Most of 351 complaints against press about truth and accuracy

 

MEMBERS OF the public made 351 complaints to the Press Ombudsman last year, an increase of almost 5 per cent on 2008 figures.

Complaints about truth and accuracy accounted for the majority of objections, followed by concerns about privacy being breached.

Some 157 complaints were not pursued by the complainants, while 53 were found to be outside the remit of the office. Decisions were made on 33 cases and 15 were successfully conciliated.

Press Ombudsman Prof John Horgan said it was noteworthy that virtually half of all decisions made by his office either upheld complaints or concluded that the publications had taken, or offered to take, sufficient remedial action to resolve the complaint.

“I think it demonstrates that perhaps we are getting something right.”

Minister for Justice Dermot Ahern said it was “a matter of concern” that the greatest number of complaints about the press concerned truth and accuracy. He also expressed concern about the “substantial number” of complaints concerning privacy. “The concentration of complaints under these categories will, I hope, be food for thought for editors.”

The annual report refers to one complaint made on behalf of Minister for Health Mary Harney about an Irish Daily Mailarticle with the headline “Harney Lied to Justify Cuts at Crumlin”. It found that the code of practice had been breached because the author of the article, Prof John Crown, had not made this allegation in the article.

The ombudsman upheld a complaint by the parents of a deceased man about the decision of the Sunday Worldto publish photographs of his dismembered body parts.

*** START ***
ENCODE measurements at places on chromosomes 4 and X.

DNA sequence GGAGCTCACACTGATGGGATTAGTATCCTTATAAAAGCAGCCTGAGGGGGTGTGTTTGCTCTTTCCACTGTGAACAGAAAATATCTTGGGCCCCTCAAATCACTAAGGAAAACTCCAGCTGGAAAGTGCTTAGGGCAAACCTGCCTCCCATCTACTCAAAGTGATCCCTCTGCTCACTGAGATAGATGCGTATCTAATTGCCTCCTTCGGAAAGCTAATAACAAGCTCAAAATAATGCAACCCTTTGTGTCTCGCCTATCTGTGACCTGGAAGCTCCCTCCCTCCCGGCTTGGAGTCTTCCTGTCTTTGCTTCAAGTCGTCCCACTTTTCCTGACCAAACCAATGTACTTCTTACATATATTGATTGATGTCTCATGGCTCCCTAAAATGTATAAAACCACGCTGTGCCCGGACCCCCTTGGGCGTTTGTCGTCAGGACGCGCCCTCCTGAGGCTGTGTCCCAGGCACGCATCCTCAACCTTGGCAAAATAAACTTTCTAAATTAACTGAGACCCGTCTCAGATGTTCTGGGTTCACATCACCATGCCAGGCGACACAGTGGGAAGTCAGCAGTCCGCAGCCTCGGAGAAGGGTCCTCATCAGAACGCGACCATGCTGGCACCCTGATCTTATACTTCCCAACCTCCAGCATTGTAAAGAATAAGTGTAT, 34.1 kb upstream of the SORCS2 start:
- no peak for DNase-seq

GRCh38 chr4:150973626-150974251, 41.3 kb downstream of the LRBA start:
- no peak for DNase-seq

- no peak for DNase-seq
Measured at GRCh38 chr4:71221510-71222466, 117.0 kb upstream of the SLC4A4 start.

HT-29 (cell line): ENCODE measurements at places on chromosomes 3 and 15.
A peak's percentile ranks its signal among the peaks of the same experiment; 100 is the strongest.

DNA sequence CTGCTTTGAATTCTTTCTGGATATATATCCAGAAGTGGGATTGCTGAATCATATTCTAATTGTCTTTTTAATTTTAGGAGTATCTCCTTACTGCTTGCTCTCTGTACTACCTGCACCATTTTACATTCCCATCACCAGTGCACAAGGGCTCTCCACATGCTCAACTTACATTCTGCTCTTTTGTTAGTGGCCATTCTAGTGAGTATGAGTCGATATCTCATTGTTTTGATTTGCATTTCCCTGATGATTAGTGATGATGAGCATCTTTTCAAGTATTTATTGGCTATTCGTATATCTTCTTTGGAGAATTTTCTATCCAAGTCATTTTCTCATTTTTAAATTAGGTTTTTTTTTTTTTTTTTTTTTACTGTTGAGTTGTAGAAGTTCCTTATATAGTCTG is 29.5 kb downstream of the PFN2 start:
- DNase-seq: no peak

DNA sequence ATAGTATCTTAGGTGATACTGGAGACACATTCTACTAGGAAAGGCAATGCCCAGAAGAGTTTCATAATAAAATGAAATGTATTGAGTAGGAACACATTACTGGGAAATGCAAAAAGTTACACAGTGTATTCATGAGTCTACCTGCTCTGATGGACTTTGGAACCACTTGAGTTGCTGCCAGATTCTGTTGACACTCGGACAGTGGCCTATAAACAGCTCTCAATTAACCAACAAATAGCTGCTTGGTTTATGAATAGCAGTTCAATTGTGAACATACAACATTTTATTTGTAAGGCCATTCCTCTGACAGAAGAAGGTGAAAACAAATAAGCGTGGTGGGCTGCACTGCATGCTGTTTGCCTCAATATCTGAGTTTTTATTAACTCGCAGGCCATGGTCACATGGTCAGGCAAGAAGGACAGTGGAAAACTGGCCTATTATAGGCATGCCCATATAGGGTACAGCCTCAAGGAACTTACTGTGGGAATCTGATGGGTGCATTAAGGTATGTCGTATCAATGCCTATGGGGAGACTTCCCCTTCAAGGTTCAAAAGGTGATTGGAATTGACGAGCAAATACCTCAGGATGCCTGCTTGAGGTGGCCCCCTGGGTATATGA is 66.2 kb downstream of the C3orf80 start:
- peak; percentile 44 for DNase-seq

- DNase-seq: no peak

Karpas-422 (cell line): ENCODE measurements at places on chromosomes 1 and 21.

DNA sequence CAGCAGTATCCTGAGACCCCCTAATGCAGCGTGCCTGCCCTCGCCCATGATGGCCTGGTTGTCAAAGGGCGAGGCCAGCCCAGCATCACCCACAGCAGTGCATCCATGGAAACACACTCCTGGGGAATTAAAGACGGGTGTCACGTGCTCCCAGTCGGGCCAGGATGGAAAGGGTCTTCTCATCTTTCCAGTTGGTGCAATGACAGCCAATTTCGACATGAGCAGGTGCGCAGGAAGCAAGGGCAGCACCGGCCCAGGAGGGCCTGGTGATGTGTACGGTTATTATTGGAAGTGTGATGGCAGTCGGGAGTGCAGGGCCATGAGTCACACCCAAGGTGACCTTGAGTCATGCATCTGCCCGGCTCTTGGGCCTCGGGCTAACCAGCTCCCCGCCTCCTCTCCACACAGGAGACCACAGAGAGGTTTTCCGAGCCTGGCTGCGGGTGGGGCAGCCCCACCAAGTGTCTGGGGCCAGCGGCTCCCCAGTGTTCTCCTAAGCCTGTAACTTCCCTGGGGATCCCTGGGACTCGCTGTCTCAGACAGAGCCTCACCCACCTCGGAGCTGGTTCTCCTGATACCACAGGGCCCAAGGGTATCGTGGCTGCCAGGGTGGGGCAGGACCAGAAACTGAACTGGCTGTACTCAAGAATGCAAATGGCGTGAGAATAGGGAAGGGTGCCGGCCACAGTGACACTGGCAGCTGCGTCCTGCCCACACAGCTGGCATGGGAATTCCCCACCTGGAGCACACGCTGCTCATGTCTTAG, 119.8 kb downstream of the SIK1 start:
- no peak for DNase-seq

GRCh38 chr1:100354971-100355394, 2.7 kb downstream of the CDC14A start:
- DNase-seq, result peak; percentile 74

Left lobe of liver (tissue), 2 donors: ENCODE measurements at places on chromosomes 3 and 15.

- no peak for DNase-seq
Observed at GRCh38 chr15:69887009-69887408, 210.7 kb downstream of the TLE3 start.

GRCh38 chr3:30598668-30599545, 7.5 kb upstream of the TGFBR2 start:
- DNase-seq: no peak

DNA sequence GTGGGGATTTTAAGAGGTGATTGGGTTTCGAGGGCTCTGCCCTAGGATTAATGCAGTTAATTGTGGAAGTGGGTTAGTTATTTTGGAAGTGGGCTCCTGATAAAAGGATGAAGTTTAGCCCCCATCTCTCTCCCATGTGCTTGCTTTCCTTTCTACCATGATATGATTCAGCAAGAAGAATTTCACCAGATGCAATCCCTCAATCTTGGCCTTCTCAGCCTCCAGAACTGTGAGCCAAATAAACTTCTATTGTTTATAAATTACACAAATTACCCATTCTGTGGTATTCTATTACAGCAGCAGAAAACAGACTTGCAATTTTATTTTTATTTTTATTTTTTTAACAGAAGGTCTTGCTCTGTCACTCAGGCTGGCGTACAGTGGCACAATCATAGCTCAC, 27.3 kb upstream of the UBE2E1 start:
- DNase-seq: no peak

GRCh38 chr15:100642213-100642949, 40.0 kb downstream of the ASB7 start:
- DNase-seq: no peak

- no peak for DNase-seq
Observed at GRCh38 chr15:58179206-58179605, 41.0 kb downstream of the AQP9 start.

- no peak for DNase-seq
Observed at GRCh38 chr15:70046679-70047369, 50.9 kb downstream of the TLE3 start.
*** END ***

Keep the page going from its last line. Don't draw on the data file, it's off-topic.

In another case, a man complained about a News of the Worldarticle that implied he had been involved in questionable activities. The ombudsman did not uphold the complaint because it found the newspaper had made it clear that the statements about the activities did not come from the publication, but from anonymous Garda sources.

The ombudsman referred five cases to the Press Council. He can take this action if he believes a case is complex or significant.

Two of the cases were cross-complaints, where Kevin Myers of the Irish Independenthad complained about an Irish Timesarticle by Carol Coulter on a previous Press Council decision involving him.

He said the article failed to mention that several complaints against him had not been upheld and had given a misleading impression. The Press Council upheld Myers’s complaint. Coulter in turn complained about an article by Myers on her article. She said it was an “unwarranted attack” on her professionalism and integrity.

The council found that, “while the tone of the article was provocative and the language often intemperate”, it did not breach the code.

The council did not uphold the other three complaints. Two referred to complaints about photographs in the Irish Sunand the Irish Daily Star, of the body of the late Michael Dwyer who was killed in Bolivia. The other complaint referred to an allegation of a vendetta by the Sunday Worldagainst the “House of Prayer”on Achill.

Launching the report, Mr Ahern said it should be remembered that the Press Council’s code of practice related to the print version of newspapers and magazines and to their online versions.

“The question of whether publications existing online only, either now or in the future, wish to come under the umbrella of the Press Council and abide by its code of practice is a matter for those publications,” he said.

“Nothing in the Defamation Act precludes this.”